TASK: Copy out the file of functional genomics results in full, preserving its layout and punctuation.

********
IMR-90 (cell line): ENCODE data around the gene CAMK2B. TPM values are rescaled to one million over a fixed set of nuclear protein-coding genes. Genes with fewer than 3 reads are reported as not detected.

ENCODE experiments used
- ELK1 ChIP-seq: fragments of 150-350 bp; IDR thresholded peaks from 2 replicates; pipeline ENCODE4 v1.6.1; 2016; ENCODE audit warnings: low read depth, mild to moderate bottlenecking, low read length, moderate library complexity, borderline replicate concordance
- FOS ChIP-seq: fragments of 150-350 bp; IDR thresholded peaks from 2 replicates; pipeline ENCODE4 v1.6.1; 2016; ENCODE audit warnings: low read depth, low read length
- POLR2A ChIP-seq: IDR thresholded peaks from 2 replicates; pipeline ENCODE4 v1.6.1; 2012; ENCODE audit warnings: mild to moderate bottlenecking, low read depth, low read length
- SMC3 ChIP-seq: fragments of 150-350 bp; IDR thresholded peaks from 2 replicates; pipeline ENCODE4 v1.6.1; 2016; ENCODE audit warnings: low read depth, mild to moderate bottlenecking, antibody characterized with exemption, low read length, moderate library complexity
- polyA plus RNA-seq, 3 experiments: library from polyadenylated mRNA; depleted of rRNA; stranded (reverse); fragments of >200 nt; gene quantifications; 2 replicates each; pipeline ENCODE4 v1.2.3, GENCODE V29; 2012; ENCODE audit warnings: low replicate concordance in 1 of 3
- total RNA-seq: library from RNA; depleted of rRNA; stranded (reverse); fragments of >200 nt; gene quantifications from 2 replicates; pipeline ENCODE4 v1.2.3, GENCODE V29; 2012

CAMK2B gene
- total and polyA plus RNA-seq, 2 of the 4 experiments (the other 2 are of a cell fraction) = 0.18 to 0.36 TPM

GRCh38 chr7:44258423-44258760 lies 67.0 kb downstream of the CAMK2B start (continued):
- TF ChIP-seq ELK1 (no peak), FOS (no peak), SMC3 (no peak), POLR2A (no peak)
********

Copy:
IMR-90 (cell line): ENCODE data around the gene CAMK2B. TPM values are rescaled to one million over a fixed set of nuclear protein-coding genes. Genes with fewer than 3 reads are reported as not detected.

ENCODE experiments used
- ELK1 ChIP-seq: fragments of 150-350 bp; IDR thresholded peaks from 2 replicates; pipeline ENCODE4 v1.6.1; 2016; ENCODE audit warnings: low read depth, mild to moderate bottlenecking, low read length, moderate library complexity, borderline replicate concordance
- FOS ChIP-seq: fragments of 150-350 bp; IDR thresholded peaks from 2 replicates; pipeline ENCODE4 v1.6.1; 2016; ENCODE audit warnings: low read depth, low read length
- POLR2A ChIP-seq: IDR thresholded peaks from 2 replicates; pipeline ENCODE4 v1.6.1; 2012; ENCODE audit warnings: mild to moderate bottlenecking, low read depth, low read length
- SMC3 ChIP-seq: fragments of 150-350 bp; IDR thresholded peaks from 2 replicates; pipeline ENCODE4 v1.6.1; 2016; ENCODE audit warnings: low read depth, mild to moderate bottlenecking, antibody characterized with exemption, low read length, moderate library complexity
- polyA plus RNA-seq, 3 experiments: library from polyadenylated mRNA; depleted of rRNA; stranded (reverse); fragments of >200 nt; gene quantifications; 2 replicates each; pipeline ENCODE4 v1.2.3, GENCODE V29; 2012; ENCODE audit warnings: low replicate concordance in 1 of 3
- total RNA-seq: library from RNA; depleted of rRNA; stranded (reverse); fragments of >200 nt; gene quantifications from 2 replicates; pipeline ENCODE4 v1.2.3, GENCODE V29; 2012

CAMK2B gene
- total and polyA plus RNA-seq, 2 of the 4 experiments (the other 2 are of a cell fraction) = 0.18 to 0.36 TPM

GRCh38 chr7:44258423-44258760 lies 67.0 kb downstream of the CAMK2B start (continued):
- TF ChIP-seq ELK1 (no peak), FOS (no peak), SMC3 (no peak), POLR2A (no peak)